Reducing the threat of AMD

30th April 2010 By: Carla Thomaz

Ground engineering company Golder Associates has been appointed to assist in dealing with a threat of a major decant of acid mine drainage water (AMD) to the surface waters of the Witwatersrand Goldfields and surrounding streams.

Millions of litres of AMD water is infiltrating into the old workings of the Witwatersrand Goldfields on a daily basis. The Western basin started overflowing in 2002 and the Central basin water level is rising rapidly and is expected to reach decant level by late 2011/early 2012 depending on rain levels. Golder has been appointed to develop a number of project aspects of the Witwatersrand Goldfields water reclamation project.

Golder Associates head of engineering André van Niekerk explains that, since gold-mining began on the reef in 1886, the quantity and quality of the water has been significantly affected. He adds that there are extensive underground mine workings in the Witwatersrand Goldfields area, but few remain active underground mines. The result is that water has been accumulating over time in these old defunct underground workings and, because of minerals associated with gold-bearing reef, substantial pollution potential has accumulated in the mine workings.

He adds that the mine water in the area is now typically acidic, with high salt and metal content, containing some radioactive elements, making it unsuitable for drinking purposes. When the Western basin overflowed in 2002, the mining companies that had traditionally mined in the basin took an initiative and established a collaborative company, called the Western basin Environmental Corporation, that contracted the Western Utility Corporation (WUC) to find a solution that is sustainable, technically robust, environmentally responsible and financially feasible.

Golder, which has been extensively involved in several water treatment projects over the years, was commissioned to consider the project options for collecting the water from a wide geographical area, treating it to acceptable standards and conveying it to users, and disposing of treatment wastes.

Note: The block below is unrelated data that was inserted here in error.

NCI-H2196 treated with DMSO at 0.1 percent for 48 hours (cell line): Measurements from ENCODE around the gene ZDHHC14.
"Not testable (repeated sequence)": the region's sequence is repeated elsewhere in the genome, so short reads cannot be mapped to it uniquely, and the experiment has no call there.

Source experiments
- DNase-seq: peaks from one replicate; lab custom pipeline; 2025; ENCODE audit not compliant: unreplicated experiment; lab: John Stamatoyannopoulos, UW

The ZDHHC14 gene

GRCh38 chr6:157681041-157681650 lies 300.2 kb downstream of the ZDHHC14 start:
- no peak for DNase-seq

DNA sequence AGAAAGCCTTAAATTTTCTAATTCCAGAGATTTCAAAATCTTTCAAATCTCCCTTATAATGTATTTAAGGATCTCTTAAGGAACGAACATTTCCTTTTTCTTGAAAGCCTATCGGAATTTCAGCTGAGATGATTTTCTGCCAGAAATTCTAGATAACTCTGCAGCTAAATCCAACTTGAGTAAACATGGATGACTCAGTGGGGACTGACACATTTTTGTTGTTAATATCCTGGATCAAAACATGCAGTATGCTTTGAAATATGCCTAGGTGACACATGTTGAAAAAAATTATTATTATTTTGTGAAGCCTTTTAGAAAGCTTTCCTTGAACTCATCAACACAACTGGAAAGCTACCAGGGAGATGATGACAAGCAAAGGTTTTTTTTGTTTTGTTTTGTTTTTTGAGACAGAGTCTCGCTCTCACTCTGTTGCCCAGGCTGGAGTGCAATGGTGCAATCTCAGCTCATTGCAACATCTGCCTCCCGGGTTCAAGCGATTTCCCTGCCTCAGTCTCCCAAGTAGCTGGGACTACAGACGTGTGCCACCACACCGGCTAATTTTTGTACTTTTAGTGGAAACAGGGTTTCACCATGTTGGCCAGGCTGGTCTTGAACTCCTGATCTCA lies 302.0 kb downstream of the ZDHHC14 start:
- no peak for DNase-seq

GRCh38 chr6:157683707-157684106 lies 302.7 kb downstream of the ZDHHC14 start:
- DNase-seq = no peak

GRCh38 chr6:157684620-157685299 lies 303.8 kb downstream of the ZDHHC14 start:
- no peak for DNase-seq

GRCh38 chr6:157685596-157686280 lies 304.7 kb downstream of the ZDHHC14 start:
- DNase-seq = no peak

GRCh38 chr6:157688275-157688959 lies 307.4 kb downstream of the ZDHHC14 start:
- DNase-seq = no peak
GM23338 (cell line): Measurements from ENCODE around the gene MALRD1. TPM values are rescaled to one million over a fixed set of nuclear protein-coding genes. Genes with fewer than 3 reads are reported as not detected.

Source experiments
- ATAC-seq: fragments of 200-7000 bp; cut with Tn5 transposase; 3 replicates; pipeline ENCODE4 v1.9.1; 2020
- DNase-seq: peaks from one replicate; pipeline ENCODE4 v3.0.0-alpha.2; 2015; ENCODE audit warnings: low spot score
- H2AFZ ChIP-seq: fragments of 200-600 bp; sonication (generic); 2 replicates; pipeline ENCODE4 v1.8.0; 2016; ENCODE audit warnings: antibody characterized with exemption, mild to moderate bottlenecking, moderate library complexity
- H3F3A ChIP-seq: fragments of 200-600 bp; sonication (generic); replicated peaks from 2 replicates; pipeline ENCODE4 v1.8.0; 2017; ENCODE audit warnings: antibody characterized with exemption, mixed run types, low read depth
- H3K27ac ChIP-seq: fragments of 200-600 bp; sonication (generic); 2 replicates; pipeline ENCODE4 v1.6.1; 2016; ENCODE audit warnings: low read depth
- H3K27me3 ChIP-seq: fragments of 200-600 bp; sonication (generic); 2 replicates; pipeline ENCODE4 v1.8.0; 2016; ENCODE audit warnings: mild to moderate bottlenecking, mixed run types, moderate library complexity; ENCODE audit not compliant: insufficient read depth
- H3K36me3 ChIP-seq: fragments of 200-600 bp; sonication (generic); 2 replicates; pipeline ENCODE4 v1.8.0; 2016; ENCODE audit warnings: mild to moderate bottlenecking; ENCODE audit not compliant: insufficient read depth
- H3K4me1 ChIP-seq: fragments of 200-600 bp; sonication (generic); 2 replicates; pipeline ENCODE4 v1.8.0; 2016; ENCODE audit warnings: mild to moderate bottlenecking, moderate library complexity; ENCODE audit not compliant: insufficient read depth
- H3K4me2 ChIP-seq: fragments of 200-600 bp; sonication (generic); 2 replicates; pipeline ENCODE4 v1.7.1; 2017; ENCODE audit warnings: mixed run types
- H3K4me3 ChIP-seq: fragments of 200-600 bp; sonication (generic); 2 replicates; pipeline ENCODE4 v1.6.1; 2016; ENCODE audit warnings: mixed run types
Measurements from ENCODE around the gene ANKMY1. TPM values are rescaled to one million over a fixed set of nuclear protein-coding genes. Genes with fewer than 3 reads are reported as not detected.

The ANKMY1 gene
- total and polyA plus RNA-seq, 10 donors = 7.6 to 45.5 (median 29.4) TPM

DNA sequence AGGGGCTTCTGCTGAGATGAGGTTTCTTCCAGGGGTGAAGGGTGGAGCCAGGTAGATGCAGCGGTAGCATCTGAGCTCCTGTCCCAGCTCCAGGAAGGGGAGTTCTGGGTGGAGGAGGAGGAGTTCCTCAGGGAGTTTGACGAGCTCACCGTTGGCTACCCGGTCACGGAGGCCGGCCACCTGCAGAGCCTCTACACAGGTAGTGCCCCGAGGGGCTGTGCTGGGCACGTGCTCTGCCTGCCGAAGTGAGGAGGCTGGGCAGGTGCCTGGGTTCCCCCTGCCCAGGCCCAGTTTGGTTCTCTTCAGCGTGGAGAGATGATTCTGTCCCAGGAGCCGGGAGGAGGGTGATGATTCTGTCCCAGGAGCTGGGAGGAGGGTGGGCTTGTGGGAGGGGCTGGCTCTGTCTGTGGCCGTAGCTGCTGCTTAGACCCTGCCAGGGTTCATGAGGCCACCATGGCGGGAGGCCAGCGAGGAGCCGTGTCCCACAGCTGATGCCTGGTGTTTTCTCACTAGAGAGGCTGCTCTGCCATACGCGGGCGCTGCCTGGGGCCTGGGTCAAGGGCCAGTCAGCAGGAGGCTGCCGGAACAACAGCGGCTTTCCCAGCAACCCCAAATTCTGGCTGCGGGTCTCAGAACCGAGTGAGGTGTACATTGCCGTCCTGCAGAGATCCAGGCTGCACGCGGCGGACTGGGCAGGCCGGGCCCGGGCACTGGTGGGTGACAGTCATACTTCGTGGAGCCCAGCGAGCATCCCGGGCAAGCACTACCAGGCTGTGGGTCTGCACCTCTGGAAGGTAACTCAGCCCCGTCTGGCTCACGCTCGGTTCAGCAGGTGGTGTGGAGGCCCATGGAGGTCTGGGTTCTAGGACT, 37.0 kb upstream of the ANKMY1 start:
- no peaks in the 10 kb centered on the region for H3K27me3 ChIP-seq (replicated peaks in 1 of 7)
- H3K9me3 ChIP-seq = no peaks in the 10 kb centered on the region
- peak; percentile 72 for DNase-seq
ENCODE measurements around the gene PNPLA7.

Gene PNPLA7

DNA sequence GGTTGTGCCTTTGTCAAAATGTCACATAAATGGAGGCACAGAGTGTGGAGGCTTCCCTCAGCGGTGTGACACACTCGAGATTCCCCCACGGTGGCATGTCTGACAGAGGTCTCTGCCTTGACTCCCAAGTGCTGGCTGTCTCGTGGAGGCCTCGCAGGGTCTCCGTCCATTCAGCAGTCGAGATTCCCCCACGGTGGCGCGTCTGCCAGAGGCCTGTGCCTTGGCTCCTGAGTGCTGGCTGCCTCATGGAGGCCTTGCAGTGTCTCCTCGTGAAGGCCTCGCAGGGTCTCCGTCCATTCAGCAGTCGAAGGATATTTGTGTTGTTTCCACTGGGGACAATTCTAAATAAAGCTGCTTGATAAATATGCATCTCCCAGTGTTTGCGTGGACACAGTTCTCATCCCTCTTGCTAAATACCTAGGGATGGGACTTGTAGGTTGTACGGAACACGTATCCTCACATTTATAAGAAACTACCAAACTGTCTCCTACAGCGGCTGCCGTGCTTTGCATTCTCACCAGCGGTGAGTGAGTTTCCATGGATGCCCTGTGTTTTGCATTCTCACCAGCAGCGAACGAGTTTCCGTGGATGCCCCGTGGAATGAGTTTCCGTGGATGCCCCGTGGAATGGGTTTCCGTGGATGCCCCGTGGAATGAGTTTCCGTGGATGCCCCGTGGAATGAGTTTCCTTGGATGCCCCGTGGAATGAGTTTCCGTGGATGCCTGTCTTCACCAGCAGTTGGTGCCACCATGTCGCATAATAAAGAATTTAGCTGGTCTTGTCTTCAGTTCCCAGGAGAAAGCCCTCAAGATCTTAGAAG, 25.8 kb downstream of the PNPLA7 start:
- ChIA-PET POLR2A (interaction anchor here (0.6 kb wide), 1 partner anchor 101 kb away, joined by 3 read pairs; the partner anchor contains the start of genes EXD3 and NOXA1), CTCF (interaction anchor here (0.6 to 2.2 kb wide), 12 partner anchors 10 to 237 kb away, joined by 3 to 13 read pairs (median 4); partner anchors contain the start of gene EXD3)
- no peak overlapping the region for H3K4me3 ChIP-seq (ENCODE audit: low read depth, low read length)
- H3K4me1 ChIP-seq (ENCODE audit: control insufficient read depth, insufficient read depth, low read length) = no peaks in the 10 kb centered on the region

"We found that impacted mine water could be treated and transformed into a significant additional source of drinking water or discharge water in a technically and financially viable, environmentally responsible way," says Van Niekerk.

The overall project will include a treatment plant that produces 75-million litres of potable water a day, which will continue until 2018, at which time WUC envisages an increase in production to 200-million litres a day. The project aims to remove the acidity and heavy metals contained in the AMD water by adding alkalinity to the water in the form of lime to neutralise the acid content and convert all dissolved metals to insoluble oxides and hydroxides.

After this stage, the water contains elevated calcium and sulphate. By adding barium carbonate to the water, barium sulphate and calcium carbonate are formed and removed from the water. The treated water is then treated and disinfected and is then of a potable quality. Further, the sludge that generated will be treated through a thermal recovery process to convert it back to lime and barium carbonate, which is then used again in the mainstream treatment process. This then reduces the cost of having to purchase additional chemicals.

Golder is also responsible for the engineering of the required infrastructure that will be used for the collection of water from various mining sources within the area, the distribution of the treated water and disposal of waste

While WUC has started the regulatory approval process, Van Niekerk explains that a large part of the Witwatersrand mining area is no longer mined. The few remaining mines that are still in operation cannot fund and operate such a large water reclamation scheme and discussions with Government are ongoing regarding a move toward a public-private partnership and finding the best use for this water.

He adds that the reclaimed water can be discharged back into the Vaal river system, sold to a local bulk water user or transferred to the Crocodile river, where there is a growing shortage of water. That investigation is currently being conducted by Golder on behalf of the Department of Water Affairs.

Van Niekerk concludes that finalisation and implementation of the project is critical as the implications of the untreated mine decanting down streams and rivers is undesireable with human and natural aquatic life being negatively impacted.